The PLRA's exhaustion requirement is not jurisdictional; rather, it creates an affirmative defense that a defendant may raise in an unenumerated Rule 12(b) motion. See Jones, 549 U.S. at 213-14; Wyatt v. Terhune, 315 F.3d 1108, 1119 (9th Cir. 2003) The defendant bears the burden of raising and proving the absence of exhaustion. Wyatt, 315 F.3d at 1119. Specifically, the defendant must show that some administrative relief remains available to the plaintiff "whether at unexhausted levels of the grievance process or through awaiting the results of the relief already granted as a result of that process."
Brown, 422 F.3d at 936-37. In deciding a motion to dismiss for failure to exhaust, a court may "look beyond the pleadings and decide disputed issues of fact." Wyatt, 315 F.3d at 1119-20.
In order for California prisoners to exhaust administrative remedies, they must proceed through several levels of appeal: 1) informal resolution, 2) formal written appeal on a CDC 602 inmate appeal form, 3) second level appeal to the institution head or designee, and 4) third level appeal to the Director of the California Department of Corrections. Barry v. Ratelle, 985 F.Supp. 1235, 1237 (S.D. Cal. 1997) (citing Cal. Code Regs. tit. xv, § 3084.5). A final decision from the Director's level of review satisfies the exhaustion requirement. Id. at 1237-38. When a prisoner has not exhausted administrative remedies on a claim, "the proper remedy is dismissal of the claim without prejudice." Id. at 1120.
The events at the heart of Plaintiff's claims are a series of body searches conducted by Defendants on or about April 5, 2003, April 7, 2003, and April 8, 2003. (ECF Nos. 41 & 45.) In support of their Motion to Dismiss, Defendants have submitted the declaration of D. Fosten, Chief of CDCR's inmate appeals branch. Fosten's office receives all non-medical inmate appeals submitted to the Third (or highest) level of appeal. Because the events at issue here were non-medical in nature, a decision by Fosten's office would have fully exhausted Plaintiff's administrative remedies. (Fosten Decl. ¶ 5.) Fosten states that his staff reviewed Plaintiff's inmate appeal record and was unable to locate a third-level appeal related to the body searches at issue in this case. (Fosten Decl. ¶ 12.) Defendants have also included copies of Plaintiff's record from the Inmate Appeals Tracking System ("IATS").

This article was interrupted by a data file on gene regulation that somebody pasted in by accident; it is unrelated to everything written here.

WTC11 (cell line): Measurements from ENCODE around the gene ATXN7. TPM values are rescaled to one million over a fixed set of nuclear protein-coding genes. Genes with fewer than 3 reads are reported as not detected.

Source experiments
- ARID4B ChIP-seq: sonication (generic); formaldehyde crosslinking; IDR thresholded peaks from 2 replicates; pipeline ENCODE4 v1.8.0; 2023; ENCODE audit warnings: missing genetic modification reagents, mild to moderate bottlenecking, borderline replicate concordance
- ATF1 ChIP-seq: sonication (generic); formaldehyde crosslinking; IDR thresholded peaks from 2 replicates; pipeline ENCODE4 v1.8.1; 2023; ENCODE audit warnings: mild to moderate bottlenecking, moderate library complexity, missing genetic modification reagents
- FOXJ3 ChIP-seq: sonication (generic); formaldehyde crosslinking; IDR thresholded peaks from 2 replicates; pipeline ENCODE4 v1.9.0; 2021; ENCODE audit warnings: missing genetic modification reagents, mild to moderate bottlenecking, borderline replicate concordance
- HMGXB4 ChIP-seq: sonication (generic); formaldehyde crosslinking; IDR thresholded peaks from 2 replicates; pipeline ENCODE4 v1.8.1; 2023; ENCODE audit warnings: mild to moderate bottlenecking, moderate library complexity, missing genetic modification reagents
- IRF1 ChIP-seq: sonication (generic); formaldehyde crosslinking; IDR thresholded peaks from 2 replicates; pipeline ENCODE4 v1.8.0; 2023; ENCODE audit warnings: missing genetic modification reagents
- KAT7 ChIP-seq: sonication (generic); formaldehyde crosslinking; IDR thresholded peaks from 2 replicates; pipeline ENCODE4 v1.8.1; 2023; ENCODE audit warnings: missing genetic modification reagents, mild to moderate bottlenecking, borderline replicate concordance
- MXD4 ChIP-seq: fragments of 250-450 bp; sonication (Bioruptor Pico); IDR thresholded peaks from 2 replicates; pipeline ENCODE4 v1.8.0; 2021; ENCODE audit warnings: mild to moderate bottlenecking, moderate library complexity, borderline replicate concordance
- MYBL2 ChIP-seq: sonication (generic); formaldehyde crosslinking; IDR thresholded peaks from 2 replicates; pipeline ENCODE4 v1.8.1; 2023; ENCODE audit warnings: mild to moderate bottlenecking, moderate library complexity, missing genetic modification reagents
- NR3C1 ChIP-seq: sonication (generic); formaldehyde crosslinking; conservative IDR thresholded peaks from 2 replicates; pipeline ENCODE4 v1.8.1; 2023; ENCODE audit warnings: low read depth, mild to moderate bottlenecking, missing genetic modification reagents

Based on this evidence, Defendants argue that Plaintiff did not exhaust his administrative remedies. Plaintiff responds by attacking the credibility of the records kept in IATS. (Pl.'s Decl. ¶¶ 26-39.) He contends that the IATS system does not accurately ...